Quarterbacks in practice

Purdue's six quarterbacks, including Rob Henry (15) work out at the Boilermakers' first spring practice last week in West Lafayette.

You choose, we deliver
If you are interested in this story, you might be interested in others from The Journal Gazette. Go to www.journalgazette.net/newsletter and pick the subjects you care most about. We'll deliver your customized daily news report at 3 a.m. Fort Wayne time, right to your email.

Purdue University

  • Nightmare opener for Purdue
    It still evokes heartbreak in West Lafayette. Even 26 years later.
  • Turnovers cost Boilermakers
    Purdue turned the ball over five times – three of which produced 17 Northwestern points – to ruin the Boilermakers’ Senior Day in Ross-Ade Stadium.
  • Maui Invitational preview: Team capsules
    No. 2 Arizona Wildcats2013-14 record: 33-5 (Elite Eight NCAA tournament) Coach: Sean Miller, 129-48 in five seasons at Arizona Returning starters: Brandon Ashley, F, 6-foot-9, 230, Jr. (11.5 pts., 5.8 reb., 1.0 asst.); T.
Henry after practice

Purdue senior quarterback Rob Henry talks after last weeks' practice.

Fresh start: Boiler QB out to reclaim role

– Much has changed recently with the Purdue football family.

There is a new head coach in Darrell Hazell. There are new offensive and defensive coordinators. Players have graduated, replaced by a fresh crop of rooks whose abilities have been tested only at the high school level.

Even the practices, previously conducted under a cloak of secrecy, have been opened to the public.

And yet despite all these changes, senior Rob Henry is fighting the same old, same old.

Bottom line is this: He wants to play quarterback.

No, no. Check that.

He wants to start at quarterback. And he has wanted that for quite some time.

Penciled in to be the starter before the 2011 season, Henry, a 6-foot-2 wiz kid out of Ocala, Fla., had his ACL blow up on him 10 days before the season opener against Middle Tennessee.

In came University of Miami transfer Robert Marve, but he, too, went down with an injury. In stepped Caleb TerBush, No. 19 in your program, No. 3 on the depth chart, and now the No. 1 quarterback option under then-coach Danny Hope.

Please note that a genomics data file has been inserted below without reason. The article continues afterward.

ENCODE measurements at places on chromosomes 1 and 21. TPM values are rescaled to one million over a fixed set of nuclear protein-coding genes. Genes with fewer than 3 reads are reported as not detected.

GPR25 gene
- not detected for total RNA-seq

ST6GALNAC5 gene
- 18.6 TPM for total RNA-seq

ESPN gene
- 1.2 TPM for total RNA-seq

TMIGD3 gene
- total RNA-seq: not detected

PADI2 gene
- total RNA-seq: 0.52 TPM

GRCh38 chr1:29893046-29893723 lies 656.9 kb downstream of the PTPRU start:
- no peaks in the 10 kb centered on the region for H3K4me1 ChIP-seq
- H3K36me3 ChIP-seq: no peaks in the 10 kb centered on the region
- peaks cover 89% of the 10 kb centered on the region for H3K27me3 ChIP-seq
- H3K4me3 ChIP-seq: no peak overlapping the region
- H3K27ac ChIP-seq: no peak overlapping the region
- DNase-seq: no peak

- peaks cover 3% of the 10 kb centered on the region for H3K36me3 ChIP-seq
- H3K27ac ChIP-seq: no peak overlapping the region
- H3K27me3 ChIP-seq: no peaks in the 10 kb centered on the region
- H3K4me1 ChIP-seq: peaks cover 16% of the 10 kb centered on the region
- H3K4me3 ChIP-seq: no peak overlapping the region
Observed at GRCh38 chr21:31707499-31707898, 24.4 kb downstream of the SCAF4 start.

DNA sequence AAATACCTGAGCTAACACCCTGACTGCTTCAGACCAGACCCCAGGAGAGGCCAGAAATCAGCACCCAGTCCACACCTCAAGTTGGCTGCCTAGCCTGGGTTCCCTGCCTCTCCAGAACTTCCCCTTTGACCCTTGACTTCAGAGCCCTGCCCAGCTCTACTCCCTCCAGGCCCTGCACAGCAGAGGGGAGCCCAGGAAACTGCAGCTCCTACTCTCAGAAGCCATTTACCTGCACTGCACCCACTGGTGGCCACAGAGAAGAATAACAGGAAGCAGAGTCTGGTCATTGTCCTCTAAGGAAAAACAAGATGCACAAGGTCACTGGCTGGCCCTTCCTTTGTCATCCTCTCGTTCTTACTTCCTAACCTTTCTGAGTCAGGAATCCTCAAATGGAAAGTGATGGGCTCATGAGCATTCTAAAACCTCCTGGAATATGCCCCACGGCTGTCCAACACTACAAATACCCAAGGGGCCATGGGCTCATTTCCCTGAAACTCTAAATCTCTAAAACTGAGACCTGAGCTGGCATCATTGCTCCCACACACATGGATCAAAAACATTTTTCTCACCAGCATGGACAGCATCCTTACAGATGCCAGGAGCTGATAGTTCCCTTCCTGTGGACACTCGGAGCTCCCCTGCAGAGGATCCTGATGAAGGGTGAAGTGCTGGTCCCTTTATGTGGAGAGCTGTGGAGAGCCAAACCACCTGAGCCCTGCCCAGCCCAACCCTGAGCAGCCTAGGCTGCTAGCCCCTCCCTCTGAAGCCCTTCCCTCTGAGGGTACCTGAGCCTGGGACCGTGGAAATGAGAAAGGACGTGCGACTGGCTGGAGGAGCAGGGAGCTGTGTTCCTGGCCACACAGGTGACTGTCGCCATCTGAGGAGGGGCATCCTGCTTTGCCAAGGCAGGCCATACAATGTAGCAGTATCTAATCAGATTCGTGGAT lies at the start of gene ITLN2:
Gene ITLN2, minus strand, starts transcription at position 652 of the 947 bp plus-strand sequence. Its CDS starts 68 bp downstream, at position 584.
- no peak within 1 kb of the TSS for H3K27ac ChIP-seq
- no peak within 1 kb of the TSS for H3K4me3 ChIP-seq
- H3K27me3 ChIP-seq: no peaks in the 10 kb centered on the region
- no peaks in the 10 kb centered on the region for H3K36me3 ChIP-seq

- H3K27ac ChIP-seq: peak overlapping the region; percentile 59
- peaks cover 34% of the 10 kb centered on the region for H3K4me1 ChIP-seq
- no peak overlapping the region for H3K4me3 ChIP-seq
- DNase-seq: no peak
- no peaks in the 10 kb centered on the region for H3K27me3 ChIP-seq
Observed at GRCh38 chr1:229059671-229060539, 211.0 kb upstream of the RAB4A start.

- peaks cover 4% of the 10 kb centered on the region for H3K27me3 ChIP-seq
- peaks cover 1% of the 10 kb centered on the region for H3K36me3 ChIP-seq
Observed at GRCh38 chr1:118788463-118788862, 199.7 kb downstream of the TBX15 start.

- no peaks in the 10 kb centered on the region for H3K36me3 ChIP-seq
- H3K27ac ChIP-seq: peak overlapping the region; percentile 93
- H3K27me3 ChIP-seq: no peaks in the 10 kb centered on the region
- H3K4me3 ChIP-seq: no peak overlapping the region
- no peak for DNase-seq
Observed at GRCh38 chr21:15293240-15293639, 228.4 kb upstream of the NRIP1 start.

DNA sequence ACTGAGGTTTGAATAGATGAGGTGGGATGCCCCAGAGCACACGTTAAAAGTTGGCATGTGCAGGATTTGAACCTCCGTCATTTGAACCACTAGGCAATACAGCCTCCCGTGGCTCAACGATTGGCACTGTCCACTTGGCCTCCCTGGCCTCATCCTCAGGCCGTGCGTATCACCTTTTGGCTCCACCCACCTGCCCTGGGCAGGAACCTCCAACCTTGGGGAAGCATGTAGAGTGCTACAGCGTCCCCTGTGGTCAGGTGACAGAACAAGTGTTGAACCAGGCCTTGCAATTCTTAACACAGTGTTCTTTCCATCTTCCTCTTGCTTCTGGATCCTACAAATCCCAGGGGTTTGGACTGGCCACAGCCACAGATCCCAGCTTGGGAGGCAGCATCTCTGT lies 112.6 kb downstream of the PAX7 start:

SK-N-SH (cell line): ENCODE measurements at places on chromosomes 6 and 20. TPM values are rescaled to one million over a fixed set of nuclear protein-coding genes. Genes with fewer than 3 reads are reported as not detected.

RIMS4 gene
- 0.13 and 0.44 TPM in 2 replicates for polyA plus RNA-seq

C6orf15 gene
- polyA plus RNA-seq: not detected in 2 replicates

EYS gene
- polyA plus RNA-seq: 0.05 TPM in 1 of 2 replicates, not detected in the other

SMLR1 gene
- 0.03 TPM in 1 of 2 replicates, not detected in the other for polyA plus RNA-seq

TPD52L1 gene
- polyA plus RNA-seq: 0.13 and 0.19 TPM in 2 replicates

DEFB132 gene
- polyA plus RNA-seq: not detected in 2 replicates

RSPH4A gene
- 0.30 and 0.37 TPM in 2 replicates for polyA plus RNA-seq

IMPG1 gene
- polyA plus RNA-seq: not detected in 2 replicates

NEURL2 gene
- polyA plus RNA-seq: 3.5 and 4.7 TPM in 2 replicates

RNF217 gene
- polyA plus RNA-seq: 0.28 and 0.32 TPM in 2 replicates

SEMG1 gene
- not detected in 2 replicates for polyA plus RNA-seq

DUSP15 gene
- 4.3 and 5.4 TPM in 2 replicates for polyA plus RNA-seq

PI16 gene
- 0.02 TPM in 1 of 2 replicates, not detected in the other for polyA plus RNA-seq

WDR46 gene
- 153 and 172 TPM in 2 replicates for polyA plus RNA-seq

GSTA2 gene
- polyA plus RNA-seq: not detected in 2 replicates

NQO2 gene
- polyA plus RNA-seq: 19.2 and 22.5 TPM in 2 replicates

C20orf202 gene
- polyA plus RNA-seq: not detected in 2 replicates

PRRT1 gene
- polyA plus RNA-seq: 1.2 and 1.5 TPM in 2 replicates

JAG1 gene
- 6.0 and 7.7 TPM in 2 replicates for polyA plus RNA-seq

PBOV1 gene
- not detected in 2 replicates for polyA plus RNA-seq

All the while, as Henry was rehabilitating his knee, the other quarterbacks who were in his shadow were now gaining experience. A job that once appeared to be his was suddenly a three-lane highway, with no one securing the right of way.

But that’s history, like Lincoln. Marve and TerBush are gone. And Henry, who threw 38 passes last season in addition to playing receiver and running back, remains the only quarterback in spring camp who has barked “hut-hut” while taking a game day snap.

Easy choice for Hazell, right?

Not exactly.

Six gold jerseys – the color that signifies the quarterback position – took turns throwing the football to various receivers during the first team practice inside the Mollenkopf Athletic Center last week. There was Henry and five others. And to hear Hazell talk, to Henry’s dismay, the starting quarterback this season could be just about any one of them.

It may be season No. 5, but it’s back to square one for the senior.

“I feel like maybe my injury was a setback for me, and I feel like I never got a chance to really, really compete and earn my spot back,” Henry told the Lafayette Journal & Courier before the first spring practice. “That’s my personal opinion.”

Even though old teammates Marve and TerBush have moved on, new challengers have stepped forth: redshirt freshmen Austin Appleby and Bilal Marshall, and true freshman Danny Etling.

Eenie, Meenie, Miney and Mo.

After the opening practice last week, when there were two fumbles, Hazell could go with the quarterback who protects the football.

“The big thing is, obviously, you’ve got to get the snap first,” Hazell said.

“You can’t do anything without the snap. We put a few balls on the ground. You have to get us in and out of the right play, be accurate with the football and you can’t turn it over.”

Yes, the position can’t turn it over, but there’s plenty of turnover at the position.

These days, it’s everyone getting to know each other.

“It’s just having a new system – new terminology, new plays, new schemes,” Henry said after last week’s practice. “It’s something that’ll take a while for us to adjust to. Once we get everything down and pin our ears back and play fast, we’ll be OK.”